Protein kinase C inhibitors abolish the increased resistance of diabetic rat heart to ischemia-reperfusion injury.
Moon, CH; Jung, YS; Lee, SH; Baik, EJ
The Japanese journal of physiology, 49(5):409-415, 1999
The Japanese journal of physiology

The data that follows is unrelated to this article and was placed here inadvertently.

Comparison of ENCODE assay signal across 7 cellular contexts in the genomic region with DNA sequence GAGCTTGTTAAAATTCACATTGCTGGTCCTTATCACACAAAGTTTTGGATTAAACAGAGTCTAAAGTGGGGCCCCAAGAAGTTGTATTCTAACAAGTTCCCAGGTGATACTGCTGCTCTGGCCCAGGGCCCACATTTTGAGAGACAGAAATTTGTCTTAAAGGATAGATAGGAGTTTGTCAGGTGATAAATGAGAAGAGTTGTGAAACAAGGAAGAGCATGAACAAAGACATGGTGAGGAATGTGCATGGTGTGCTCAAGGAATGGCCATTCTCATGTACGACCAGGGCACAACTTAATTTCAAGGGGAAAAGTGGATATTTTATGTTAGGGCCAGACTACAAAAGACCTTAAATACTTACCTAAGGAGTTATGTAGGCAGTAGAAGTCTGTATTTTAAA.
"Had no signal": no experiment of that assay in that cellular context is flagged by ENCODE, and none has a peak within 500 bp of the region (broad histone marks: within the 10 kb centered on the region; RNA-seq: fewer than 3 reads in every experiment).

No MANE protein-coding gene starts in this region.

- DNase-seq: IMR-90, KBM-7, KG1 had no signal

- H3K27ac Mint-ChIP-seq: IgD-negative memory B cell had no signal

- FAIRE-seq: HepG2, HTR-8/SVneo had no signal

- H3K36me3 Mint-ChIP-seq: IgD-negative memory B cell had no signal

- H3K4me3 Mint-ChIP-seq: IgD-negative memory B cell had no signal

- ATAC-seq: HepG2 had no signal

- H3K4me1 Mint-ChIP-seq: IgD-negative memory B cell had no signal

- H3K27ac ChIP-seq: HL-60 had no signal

Protein kinase C (PKC) has been implicated in ischemic preconditioning, but whether it plays a role in the cardioprotection observed in the diabetic heart is not known. We assessed the possible role of PKC by investigating whether the inhibition of PKC with staurosporine (Stau, 0.01 microM) or chelerythrine (Chel, 1 microM) can abolish the increased resistance to ischemia (25 min)-reperfusion (30 min) injury in Langendorff perfused hearts from streptozotocin-induced 4-week diabetic rats. In the diabetic heart, pre-ischemic left ventricular developed pressure (LVDP), double product (DP: LVDPxheart rate/1,000), +/- dP/dt(max) and coronary flow rate (CFR) were all reduced compared to the control. The pretreatment with Stau or Chel significantly improved these parameters. The post-ischemic contractile function was recovered to a greater extent in the diabetic heart (116.9 +/- 20.5% of pre-ischemic DP) than in the control (23.3 +/- 2.3% of pre-ischemic DP), indicating the increased resistance of the diabetic heart to ischemia-reperfusion injury. The treatment with Stau or Chel abolished the enhanced recovery in the diabetic heart (36.0 +/- 14.6 and 54.1 +/- 12.8% of pre-ischemic DP, respectively). The reduction in post-ischemic end diastolic pressure (EDP) and lactate dehydrogenase (LDH) release in diabetes (13.5 +/- 2.5 mmHg and 27.2 +/- 6.2 U/g heart) compared to the control (55.8 +/- 2.9 mmHg and 60. 3 +/- 5.7 U/g heart) was significantly (p<0.05) increased by pretreatment with Stau (39.0 +/- 4.9 mmHg and 53.1 +/- 7.6 U/g heart) or Chel (36.2 +/- 3.0 mmHg and 48.8 +/- 4.3 U/g heart). Neither Stau nor Chel had any influence on the post-ischemic values of LVDP, DP, +/- dP/dt(max), EDP and LDH release in the control heart. In the conclusion, the present results suggest that PKC activation may, at least in part, contribute to the increased resistance of the diabetic heart to ischemia-reperfusion injury.
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